Giving children a vibrant future

Mijwan Sonnets in Fabrics

Dance in The Rain-Mijwan Sonnets in Fabrics 2012

Rain...... Rain....... Rain everywhere..... Mumbai was in deluge. And lovers of Kaifi, friends of Shabana and supporters of Mijwan were waiting eagerly to witness another landmark show, soaked in rain.

Monday September 3rd when Mumbai was fighting a fierce battle with rains, Hotel Grand Hyatt was about to witness a dance with a difference in solidarity with Mijwan Welfare Society.

Ms. Shabana Azmi with her trusted lieutenant Ms. Namrata Goyal lead MWS from the front and organized MIJWAN SONNET ON FABRICS 2012 showcasing Mr. Manish Malhotra's creations based on Mijwan Embroidery for the third time in a row.

Manish Malhotra's Interview

1] What is the difference between style and fashion?

Ans: Fashion is transient; style is timeless.Fashion faux pas happen when there is an inherent lack of style.But it is possible to develop style over time. Its important not to be a slave to fashion and instead invest in developing style that has an individual stamp.

How you wear is even more important than what you wear?

2] In what way has your style statement evolved over the years?

Ans: It has changed with the times but continues to be influenced by Hindi films. I was a huge Mumtaz fan.I liked heroines to be voluptious saucy and sexy and Mumtaz epitomised that.Earlier heroines were women and they were expected to be formally dressed all times ,not a hair out of place. Today when I dress Sonam in 'I hate love stories' I have to make sure she carries casual chic straight out of life. I put Kareena in a tshirt and salwar in Jab We Met and because Kareena is Kareena it becomes the rage. It was inconceivable 20 years ago that a heroine could dress like that!But things that remain constant in my work are soft and flowing fabrics and feminine allure. I like women to look like women not tomboys

3] In the global world of Fashion where do you think India stands?

Ans: Right there amongst the best. Bollywood is the flavour of the times. I have clients who show me videos and insist on getting clothes like the stars are wearing. Life is no longer influencing fashion.Fashion is influencing lives. I like to maintain Indianness in my clothes.if we start working from a position of strength that comes from drawing from our roots rather than aping Western designers we will never go wrong. The West is learning that India is glamorous and that the sari is the sexiest garment in the whole wide world.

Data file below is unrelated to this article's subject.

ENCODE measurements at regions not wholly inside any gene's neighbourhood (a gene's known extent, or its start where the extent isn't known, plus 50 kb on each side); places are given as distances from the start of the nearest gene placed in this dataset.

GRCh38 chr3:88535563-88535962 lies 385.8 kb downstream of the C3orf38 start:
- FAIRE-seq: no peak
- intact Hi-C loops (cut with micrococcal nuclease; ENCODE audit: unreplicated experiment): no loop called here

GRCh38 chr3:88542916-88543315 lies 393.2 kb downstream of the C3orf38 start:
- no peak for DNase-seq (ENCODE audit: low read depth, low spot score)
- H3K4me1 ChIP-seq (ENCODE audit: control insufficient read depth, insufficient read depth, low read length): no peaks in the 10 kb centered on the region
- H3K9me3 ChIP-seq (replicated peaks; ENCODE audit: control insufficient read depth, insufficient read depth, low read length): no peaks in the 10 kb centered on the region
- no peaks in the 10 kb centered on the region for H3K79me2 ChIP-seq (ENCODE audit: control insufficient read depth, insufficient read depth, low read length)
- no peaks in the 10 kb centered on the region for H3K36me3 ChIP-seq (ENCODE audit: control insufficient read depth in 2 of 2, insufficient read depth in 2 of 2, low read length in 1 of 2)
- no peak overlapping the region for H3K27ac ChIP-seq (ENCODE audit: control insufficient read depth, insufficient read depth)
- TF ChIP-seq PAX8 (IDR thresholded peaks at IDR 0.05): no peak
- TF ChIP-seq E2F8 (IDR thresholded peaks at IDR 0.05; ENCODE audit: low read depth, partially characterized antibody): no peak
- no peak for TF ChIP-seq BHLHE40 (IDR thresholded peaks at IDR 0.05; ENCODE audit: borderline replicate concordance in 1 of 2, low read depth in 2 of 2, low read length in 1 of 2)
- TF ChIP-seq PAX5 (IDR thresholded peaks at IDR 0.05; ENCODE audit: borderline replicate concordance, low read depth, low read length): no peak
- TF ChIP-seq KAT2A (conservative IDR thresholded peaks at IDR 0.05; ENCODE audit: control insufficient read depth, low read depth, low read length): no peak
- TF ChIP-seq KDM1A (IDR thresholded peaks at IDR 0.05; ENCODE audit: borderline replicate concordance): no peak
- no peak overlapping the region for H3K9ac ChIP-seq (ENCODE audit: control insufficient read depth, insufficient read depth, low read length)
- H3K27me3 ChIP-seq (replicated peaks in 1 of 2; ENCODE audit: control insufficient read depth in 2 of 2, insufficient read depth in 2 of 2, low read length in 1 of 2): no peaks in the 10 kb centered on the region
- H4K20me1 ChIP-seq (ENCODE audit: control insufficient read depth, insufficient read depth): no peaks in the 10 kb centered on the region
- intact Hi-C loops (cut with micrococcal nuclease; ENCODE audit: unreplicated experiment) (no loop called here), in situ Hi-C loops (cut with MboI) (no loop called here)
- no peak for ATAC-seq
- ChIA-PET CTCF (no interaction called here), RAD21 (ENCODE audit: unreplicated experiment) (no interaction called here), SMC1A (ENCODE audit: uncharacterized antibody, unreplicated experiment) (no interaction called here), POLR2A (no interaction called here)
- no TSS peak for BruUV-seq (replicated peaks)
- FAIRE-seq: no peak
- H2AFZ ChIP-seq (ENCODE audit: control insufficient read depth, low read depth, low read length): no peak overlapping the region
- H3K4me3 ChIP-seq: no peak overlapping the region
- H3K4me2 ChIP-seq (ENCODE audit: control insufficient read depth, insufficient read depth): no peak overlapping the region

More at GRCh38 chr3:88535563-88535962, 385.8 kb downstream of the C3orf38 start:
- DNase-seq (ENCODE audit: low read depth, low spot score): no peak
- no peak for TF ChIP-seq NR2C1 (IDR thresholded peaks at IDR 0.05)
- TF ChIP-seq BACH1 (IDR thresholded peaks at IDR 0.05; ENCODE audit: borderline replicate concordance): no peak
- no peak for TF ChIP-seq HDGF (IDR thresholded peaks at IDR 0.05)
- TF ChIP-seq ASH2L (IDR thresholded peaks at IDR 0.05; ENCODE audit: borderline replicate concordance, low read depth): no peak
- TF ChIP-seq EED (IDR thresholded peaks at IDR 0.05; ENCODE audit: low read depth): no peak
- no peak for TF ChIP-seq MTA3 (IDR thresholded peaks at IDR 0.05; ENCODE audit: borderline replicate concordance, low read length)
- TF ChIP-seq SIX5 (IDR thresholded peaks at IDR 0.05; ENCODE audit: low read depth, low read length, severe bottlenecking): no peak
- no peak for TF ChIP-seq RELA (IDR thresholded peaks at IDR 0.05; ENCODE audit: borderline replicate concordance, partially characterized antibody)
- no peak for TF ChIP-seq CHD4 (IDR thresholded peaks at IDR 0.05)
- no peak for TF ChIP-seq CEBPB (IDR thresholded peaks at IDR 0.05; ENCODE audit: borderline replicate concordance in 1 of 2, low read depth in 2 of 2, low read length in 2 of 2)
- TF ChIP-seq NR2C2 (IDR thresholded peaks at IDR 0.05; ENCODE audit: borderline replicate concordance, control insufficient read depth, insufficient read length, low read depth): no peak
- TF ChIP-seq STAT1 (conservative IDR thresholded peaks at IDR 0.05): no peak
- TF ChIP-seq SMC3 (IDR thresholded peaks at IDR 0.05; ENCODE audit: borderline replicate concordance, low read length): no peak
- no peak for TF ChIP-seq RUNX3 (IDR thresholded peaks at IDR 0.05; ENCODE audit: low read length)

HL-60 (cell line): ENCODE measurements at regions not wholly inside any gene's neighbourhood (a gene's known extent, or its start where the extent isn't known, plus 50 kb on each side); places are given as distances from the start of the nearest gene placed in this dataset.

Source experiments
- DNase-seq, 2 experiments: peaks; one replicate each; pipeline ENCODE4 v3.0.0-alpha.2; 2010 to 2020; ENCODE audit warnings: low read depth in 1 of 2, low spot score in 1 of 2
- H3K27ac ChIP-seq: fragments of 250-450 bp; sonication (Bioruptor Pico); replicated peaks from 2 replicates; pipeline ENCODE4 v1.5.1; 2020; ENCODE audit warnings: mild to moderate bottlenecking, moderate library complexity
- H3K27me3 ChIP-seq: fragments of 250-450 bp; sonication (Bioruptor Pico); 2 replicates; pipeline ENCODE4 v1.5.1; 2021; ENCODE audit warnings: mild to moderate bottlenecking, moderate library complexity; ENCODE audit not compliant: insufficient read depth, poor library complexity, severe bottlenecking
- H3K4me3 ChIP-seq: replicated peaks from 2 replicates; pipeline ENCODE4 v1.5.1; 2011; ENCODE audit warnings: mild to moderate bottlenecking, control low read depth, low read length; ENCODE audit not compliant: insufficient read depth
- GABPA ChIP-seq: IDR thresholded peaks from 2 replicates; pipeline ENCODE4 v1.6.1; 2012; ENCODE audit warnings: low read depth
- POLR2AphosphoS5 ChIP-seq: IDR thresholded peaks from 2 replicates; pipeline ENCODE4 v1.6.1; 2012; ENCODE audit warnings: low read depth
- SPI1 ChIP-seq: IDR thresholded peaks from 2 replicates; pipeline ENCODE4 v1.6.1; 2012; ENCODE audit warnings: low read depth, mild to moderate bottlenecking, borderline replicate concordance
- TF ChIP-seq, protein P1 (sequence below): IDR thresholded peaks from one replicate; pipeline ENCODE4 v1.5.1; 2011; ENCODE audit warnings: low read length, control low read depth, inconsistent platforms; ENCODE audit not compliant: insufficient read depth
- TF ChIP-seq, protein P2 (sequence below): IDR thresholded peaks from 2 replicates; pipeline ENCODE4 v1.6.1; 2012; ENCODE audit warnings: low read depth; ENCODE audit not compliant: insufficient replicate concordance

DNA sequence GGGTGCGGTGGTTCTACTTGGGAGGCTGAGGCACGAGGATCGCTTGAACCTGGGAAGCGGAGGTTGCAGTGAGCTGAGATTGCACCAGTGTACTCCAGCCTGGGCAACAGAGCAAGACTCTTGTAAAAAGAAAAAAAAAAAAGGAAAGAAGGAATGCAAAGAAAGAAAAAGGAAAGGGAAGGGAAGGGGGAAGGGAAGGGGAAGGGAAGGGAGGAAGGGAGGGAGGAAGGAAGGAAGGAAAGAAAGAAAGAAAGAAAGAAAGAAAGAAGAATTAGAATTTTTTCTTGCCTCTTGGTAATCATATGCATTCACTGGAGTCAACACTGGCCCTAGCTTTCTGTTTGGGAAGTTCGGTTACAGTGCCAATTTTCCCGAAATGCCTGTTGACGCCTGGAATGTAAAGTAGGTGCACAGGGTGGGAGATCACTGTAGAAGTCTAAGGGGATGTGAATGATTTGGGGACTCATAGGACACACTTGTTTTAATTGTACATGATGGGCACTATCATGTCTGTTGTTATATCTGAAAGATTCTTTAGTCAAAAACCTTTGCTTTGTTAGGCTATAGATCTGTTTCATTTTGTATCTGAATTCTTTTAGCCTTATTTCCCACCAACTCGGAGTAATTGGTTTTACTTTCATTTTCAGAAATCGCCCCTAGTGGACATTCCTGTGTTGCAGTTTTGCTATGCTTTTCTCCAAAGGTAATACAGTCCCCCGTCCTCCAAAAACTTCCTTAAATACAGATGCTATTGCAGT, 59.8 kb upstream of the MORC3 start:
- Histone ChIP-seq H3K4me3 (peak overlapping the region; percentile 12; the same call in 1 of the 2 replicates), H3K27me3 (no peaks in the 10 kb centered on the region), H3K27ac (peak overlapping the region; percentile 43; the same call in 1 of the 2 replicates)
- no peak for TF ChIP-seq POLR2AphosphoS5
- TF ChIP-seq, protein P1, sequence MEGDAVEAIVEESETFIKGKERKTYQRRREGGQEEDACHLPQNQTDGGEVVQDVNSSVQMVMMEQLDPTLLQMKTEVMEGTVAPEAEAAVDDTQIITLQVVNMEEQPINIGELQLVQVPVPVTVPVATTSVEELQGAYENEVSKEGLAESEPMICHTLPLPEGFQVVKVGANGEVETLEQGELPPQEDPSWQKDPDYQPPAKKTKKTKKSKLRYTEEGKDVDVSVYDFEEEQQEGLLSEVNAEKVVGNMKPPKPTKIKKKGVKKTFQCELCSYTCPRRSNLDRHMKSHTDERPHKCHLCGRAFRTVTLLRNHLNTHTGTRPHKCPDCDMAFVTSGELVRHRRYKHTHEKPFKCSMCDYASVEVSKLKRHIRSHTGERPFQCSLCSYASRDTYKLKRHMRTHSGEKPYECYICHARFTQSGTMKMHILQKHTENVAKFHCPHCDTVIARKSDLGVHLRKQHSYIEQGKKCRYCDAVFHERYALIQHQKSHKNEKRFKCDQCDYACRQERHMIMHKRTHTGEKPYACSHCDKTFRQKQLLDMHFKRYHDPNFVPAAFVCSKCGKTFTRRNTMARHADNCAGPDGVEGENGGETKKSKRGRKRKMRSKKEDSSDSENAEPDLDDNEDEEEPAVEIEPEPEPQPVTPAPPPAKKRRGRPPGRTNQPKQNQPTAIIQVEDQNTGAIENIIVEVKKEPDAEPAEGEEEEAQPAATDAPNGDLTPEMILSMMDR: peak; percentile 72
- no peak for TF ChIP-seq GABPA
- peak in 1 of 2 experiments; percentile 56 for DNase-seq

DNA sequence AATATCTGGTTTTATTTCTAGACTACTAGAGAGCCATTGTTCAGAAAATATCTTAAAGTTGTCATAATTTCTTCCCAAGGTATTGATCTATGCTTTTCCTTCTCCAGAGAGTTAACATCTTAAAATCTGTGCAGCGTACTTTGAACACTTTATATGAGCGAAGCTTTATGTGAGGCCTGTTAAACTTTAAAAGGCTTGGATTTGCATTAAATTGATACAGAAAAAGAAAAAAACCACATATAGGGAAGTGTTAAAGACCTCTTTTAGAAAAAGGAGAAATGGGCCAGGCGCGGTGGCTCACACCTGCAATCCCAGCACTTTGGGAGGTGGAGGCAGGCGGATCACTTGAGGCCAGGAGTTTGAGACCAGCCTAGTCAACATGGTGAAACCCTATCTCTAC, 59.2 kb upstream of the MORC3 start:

4] Tell us about your involvement with Mijwan? How did it start? What are your future plans for Mijwan?

Ans: Last year at the fundraiser for Mijwan Welfare Society an NGO that was founded by noted film lyricist Kaifi azmi to empower the girlchild, I was introduced to the chikankari work done by the Mijwan girls. I was very impressed by their amazing embroidery. It stands up to the highest standard of craftsmanship anywhere in the world.

I have been wanting to do some socially responsible work for some time and Mijwan provided me the perfect opportunity. I have adopted Mijwan- a tiny village of only 540 people near Azamgarh UP, for a year to begin with where I will give these girls from rural India a lot of my embroidery. I see this not as an act of charity but a win win situation for both. The girls get a means of livelihood by which they can negotiate a better position for themselves in a patriarchal society. And it gives me the opportunity to showcase to the world the best that India has to offer.

In the globalised world of Fashion today its pointless to offer silhouettes to the West. They do gowns better than we can ever hope to match up. But we have craftsmanship which they do not. This is our USP and that's what we need to focus on.

Mijwan to me is a microcosm of what India has to offer the world. We have a long history of the warp and weft of design aesthetics. Its time we rediscover ourselves and go back to our roots.

Anita's grand finale outfit by Mijwan Women

Anita Dongre’s Organic Bride dazzles at Lakme Fashion Week Winter Festive 2011 Lisa HaydenAugust 20, 2011, Mumbai: Anita Dongre, scorched the ramp with the magic of Rajasthan , by presenting her fall winter line on August 18, 2011 at 7.30 pm at the Lakme Fashion Week Winter Festive 2011.